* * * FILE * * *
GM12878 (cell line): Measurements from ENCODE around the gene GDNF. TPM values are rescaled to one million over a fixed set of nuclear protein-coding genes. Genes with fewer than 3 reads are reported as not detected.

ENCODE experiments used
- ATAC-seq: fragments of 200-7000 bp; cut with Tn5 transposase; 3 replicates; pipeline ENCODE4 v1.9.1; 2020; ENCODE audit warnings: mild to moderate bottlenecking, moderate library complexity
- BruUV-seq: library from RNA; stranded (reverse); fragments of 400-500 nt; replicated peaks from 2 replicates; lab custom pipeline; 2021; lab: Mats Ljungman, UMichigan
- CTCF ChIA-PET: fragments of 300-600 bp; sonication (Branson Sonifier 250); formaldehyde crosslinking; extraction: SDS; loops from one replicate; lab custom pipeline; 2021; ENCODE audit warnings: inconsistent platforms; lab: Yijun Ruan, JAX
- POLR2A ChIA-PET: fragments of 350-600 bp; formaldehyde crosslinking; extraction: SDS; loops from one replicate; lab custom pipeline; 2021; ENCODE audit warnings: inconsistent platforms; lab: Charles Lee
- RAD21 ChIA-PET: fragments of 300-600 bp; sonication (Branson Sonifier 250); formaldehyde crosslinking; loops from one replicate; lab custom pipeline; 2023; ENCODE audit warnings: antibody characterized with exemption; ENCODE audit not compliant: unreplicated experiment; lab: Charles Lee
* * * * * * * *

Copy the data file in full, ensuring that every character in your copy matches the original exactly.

GM12878 (cell line): Measurements from ENCODE around the gene GDNF. TPM values are rescaled to one million over a fixed set of nuclear protein-coding genes. Genes with fewer than 3 reads are reported as not detected.

ENCODE experiments used
- ATAC-seq: fragments of 200-7000 bp; cut with Tn5 transposase; 3 replicates; pipeline ENCODE4 v1.9.1; 2020; ENCODE audit warnings: mild to moderate bottlenecking, moderate library complexity
- BruUV-seq: library from RNA; stranded (reverse); fragments of 400-500 nt; replicated peaks from 2 replicates; lab custom pipeline; 2021; lab: Mats Ljungman, UMichigan
- CTCF ChIA-PET: fragments of 300-600 bp; sonication (Branson Sonifier 250); formaldehyde crosslinking; extraction: SDS; loops from one replicate; lab custom pipeline; 2021; ENCODE audit warnings: inconsistent platforms; lab: Yijun Ruan, JAX
- POLR2A ChIA-PET: fragments of 350-600 bp; formaldehyde crosslinking; extraction: SDS; loops from one replicate; lab custom pipeline; 2021; ENCODE audit warnings: inconsistent platforms; lab: Charles Lee
- RAD21 ChIA-PET: fragments of 300-600 bp; sonication (Branson Sonifier 250); formaldehyde crosslinking; loops from one replicate; lab custom pipeline; 2023; ENCODE audit warnings: antibody characterized with exemption; ENCODE audit not compliant: unreplicated experiment; lab: Charles Lee